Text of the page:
A young mother who stabbed a have-a-go hero who tried to stop her after she ran over and killed a part-time bus driver after smoking cannabis has been handed an indefinite hospital order.
Rhian Beresford, 29, was laughing as she ran over Stefan Melnyk, 54, causing him fatal injuries in Acton, west London on March 22, 2020.
She had a young daughter in the back of the car as she ran down Mr Melnyk. After the collision, she then stabbed Thames Water worker George Pantazi who chased after her as she tried to run away.
Stefan Melnyk, 54, was run over and killed by paranoid schizophrenic Rhian Beresford, 29 in Acton west London in March 2020 after the mother-of-one had smoked cannabis. She then tried to kill a Thames Water employee who tried to come to Mr Melnyk’s assistance
Beresford of Action, W3, pleaded guilty to manslaughter by reason of diminished responsibility in December 21 and was sentenced yesterday at the Old Bailey while appearing by video link.
She also pleaded guilty to causing grievous bodily harm to Mr Pantazi as well has his attempted murder.
The CPS also accepted her not guilty plea to Mr Melnyk’s murder.
The court heard police were called to the scene at 12:50pm following reports that a man had been struck by a car.
Mr Melnyk was rushed to hospital but died the following day.
Detective Insepctor Garth Hall of the Met’s Specialist Crime Command (Homicide) said: ‘As the pleas entered at court indicate, this is a case where it is accepted that severe mental ill health was a key factor.
‘While this may go some way to accounting for the events of that day, it nonetheless remains a tragic incident and my thoughts are with Stefan Melnyk’s family as they continue to come to terms with their loss.
‘I would also like to once again thank and pay tribute to the members of the public who came to Stefan’s aid in the most traumatic circumstances.’
The court heard she was suffering paranoid schizophrenia at the time of killing.
The Old Bailey heard that Beresford had a smirk on her face after driving into Mr Melnyk
Judge Richard Marks QC handed her a hospital order without limit of time.
He paid tribute to the ‘considerable bravery’ of Mr Pantazi in ‘putting his own safety entirely to one side’ to help detain Beresford.
Awarding him £750, the judge said: ‘It was entirely fortuitous as events turned out that he was not seriously injured.’
Earlier, prosecutor Duncan Atkinson QC said Beresford drove her Vauxhall Astra ‘at speed’ on the pavement in Acton directly at Mr Melnyk on March 22 last year.
He said: ‘Using her car in effect as a weapon, she drove at Mr Melnyk, striking and throwing him to the ground.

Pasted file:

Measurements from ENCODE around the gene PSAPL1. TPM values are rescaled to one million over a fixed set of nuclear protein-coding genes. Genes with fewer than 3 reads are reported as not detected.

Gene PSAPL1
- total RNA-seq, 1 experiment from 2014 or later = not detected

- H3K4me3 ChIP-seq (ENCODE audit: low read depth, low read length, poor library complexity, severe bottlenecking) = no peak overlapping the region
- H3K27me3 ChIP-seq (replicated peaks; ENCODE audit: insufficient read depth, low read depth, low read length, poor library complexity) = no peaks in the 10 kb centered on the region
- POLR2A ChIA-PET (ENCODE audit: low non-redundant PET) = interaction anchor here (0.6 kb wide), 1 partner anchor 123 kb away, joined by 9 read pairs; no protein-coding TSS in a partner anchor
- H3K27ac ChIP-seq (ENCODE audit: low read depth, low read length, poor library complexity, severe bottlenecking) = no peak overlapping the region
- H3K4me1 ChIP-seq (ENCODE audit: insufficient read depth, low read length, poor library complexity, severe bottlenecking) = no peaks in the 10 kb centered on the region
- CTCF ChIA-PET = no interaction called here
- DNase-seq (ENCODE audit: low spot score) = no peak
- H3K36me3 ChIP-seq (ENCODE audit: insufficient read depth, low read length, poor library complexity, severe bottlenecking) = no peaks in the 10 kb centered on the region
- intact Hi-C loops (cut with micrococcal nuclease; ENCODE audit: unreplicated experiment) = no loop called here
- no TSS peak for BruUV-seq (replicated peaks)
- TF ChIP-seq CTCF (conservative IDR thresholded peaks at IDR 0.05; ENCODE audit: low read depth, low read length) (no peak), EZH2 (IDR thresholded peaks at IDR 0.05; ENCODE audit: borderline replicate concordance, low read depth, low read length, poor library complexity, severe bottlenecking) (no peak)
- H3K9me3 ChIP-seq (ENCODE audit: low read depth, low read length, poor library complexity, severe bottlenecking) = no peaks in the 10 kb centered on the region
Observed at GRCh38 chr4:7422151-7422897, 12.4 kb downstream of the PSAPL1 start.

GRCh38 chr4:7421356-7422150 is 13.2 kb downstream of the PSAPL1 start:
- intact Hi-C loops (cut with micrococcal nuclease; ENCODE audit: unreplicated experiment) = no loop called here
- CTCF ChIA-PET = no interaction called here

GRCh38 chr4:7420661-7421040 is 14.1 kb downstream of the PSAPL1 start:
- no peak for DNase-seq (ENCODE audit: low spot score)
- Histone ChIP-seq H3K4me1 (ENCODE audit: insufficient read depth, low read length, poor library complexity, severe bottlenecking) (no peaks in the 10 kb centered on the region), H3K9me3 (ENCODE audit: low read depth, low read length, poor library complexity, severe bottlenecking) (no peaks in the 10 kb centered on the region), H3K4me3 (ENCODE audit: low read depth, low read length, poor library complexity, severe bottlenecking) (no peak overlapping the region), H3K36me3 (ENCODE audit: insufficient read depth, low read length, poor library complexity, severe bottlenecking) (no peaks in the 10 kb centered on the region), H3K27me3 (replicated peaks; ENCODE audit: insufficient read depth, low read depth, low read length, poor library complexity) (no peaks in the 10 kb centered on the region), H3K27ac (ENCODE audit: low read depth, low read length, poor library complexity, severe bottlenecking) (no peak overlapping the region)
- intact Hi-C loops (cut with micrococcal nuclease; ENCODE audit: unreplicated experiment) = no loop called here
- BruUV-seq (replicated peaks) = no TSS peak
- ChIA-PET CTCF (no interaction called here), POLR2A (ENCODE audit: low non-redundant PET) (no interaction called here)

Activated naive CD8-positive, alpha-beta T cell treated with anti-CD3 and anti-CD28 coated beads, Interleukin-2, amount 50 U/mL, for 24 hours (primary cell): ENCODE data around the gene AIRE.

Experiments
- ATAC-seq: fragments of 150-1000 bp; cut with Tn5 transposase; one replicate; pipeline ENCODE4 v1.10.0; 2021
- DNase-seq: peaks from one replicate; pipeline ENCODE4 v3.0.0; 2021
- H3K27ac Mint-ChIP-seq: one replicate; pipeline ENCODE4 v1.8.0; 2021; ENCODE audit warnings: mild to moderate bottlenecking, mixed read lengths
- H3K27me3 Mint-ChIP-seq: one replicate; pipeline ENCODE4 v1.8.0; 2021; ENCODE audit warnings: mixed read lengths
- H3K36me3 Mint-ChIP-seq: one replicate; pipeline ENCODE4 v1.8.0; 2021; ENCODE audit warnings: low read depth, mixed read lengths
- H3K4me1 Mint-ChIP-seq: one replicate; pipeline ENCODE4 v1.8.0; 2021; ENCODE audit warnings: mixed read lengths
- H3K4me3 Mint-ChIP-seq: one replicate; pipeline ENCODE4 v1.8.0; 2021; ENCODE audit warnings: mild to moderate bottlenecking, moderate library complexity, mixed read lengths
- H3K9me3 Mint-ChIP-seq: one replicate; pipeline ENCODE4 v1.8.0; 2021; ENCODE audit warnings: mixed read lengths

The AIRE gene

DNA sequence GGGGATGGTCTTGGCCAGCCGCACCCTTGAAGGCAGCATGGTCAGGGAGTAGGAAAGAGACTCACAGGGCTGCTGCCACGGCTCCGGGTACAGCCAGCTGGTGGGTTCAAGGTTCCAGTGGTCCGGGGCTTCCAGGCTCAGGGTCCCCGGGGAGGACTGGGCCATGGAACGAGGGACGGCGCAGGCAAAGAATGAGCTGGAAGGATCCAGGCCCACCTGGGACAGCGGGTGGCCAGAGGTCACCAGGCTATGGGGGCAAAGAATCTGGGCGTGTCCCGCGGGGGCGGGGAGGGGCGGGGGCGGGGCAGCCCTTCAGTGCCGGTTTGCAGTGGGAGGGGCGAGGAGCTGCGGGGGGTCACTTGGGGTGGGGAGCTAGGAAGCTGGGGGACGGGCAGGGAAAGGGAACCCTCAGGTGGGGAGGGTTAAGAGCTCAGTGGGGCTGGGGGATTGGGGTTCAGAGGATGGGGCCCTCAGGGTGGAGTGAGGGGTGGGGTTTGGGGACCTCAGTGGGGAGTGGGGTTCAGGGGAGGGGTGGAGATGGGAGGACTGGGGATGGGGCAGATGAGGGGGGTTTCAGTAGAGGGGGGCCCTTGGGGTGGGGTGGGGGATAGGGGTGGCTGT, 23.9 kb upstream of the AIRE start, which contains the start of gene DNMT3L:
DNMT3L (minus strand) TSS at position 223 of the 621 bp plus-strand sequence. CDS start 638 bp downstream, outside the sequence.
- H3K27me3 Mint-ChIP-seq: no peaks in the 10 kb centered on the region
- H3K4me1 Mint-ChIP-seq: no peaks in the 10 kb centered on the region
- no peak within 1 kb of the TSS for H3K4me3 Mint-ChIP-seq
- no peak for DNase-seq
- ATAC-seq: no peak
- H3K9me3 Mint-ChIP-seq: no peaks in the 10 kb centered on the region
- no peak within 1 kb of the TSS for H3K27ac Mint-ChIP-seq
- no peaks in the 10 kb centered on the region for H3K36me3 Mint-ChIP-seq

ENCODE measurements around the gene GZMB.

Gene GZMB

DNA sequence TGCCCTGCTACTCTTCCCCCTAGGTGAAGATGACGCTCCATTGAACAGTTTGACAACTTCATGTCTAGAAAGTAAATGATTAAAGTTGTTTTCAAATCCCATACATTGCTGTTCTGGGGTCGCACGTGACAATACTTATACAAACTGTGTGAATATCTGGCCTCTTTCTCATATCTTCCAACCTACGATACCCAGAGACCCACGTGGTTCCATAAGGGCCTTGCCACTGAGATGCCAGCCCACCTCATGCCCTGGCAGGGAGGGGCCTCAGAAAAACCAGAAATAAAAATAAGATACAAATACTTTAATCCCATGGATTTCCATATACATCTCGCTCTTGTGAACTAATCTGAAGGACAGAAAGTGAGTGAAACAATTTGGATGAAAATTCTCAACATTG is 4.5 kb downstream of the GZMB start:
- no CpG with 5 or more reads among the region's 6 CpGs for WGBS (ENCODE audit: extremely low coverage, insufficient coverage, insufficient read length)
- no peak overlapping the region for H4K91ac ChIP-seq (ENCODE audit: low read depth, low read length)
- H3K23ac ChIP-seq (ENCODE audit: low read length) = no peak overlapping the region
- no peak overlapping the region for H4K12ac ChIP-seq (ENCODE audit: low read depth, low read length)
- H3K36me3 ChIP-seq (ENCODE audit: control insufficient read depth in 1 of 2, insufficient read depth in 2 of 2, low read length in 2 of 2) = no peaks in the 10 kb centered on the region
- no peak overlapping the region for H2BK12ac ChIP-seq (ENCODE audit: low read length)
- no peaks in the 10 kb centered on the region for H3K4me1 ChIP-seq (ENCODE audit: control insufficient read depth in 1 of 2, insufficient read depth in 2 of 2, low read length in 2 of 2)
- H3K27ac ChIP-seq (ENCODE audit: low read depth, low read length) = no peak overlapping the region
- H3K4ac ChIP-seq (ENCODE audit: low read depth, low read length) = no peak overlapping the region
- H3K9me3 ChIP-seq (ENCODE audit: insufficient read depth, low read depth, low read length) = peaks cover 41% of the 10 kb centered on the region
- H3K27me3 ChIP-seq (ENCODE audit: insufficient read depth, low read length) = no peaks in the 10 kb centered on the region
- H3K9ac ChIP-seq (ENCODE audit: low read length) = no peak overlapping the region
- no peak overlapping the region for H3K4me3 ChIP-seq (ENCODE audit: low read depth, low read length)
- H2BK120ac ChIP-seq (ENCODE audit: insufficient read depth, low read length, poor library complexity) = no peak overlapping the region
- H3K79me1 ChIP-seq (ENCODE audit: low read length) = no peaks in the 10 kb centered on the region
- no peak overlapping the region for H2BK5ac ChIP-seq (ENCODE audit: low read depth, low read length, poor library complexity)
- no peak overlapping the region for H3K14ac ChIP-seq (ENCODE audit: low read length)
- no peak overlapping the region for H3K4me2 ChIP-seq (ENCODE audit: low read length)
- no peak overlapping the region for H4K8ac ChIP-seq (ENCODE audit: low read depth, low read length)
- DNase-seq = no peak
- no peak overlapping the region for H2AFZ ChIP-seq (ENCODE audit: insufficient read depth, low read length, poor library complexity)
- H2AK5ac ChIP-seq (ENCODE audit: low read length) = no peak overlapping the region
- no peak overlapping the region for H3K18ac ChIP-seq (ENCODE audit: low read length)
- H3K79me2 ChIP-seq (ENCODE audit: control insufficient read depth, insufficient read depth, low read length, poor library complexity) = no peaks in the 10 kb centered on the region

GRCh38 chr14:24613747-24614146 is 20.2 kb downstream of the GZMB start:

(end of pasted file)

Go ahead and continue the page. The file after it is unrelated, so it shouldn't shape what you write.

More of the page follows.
‘She then deliberately drove the car over his prone body, revving the engine and rolling the car forward to crush him.
‘She inflicted very significant injury to Mr Melnyk which proved fatal.’
Thames Water personnel working nearby ran to Mr Melnyk’s aid as he screamed trapped beneath the car.
Mr Pantazi chased after Beresford when she got out of the car ‘smirking’ and saying: ‘I’ve got a knife.’
Describing the incident, Mr Pantazi said: ‘I heard a loud bang and the sound of someone screaming.
‘I turned around and saw a man under a black car screaming underneath the car.
‘We all screamed at the (driver) ‘stop! stop! There’s someone under the car’.
‘She didn’t stop, ignored us and then reversed over the man again, before accelerating and driving over him one more time.’
He said Beresford ‘sat in the car laughing and smiling at us, trying to rev the car forward’.
‘The driver started driving the car forwards and backwards over the man underneath. We have tried to lift the car off the man to stop it.
‘The woman looked at me and was smiling and laughing,’ he said.
Mr Pantazi told how Beresford got out of the car and ran away.
He chased after her but stumbled an fell over and Beresford turned on him armed with a kitchen knife.
‘She started to run towards me.
‘She did not say anything but she had a smirk on her face’, he said.
In the attack, he suffered a cut hand but his heavy work clothes protected him from serious injury.
Police officers arrived on the scene and detained the single mother with the use of a Taser.
Graphic CCTV footage was played in court of the desperate attempts to rescue Mr Melnyk.
The court heard Mr Melnyk was a carer for his father and aunt.
He enjoyed reading and visiting museums and galleries and was passionate about history.
His brother John Melnyk said he ‘spent his life helping people’ as a trade union representative and supportive family member.
His cousin Elizbieta Kaczmar said in a statement: ‘Every time I think about what happened to Stefan it makes me cry.
‘He was such a great person.
‘Always happy to help others.’
Nephew Patryk Jarosz said: ‘I lost a great uncle, a guide and teacher.
‘I was terribly sad and terrified when I found out what happened to him.’
In a statement, Mr Pantazi said he kept thinking about the incident and was left with ‘feelings of anxiety and fear’.
In mitigation, Miranda Moore QC said Beresford was ‘deeply remorseful’.
The court heard that even though the defendant had smoked cannabis, her psychosis was not believed to be drug induced.
She had been self isolating as her daughter had symptoms of Covid.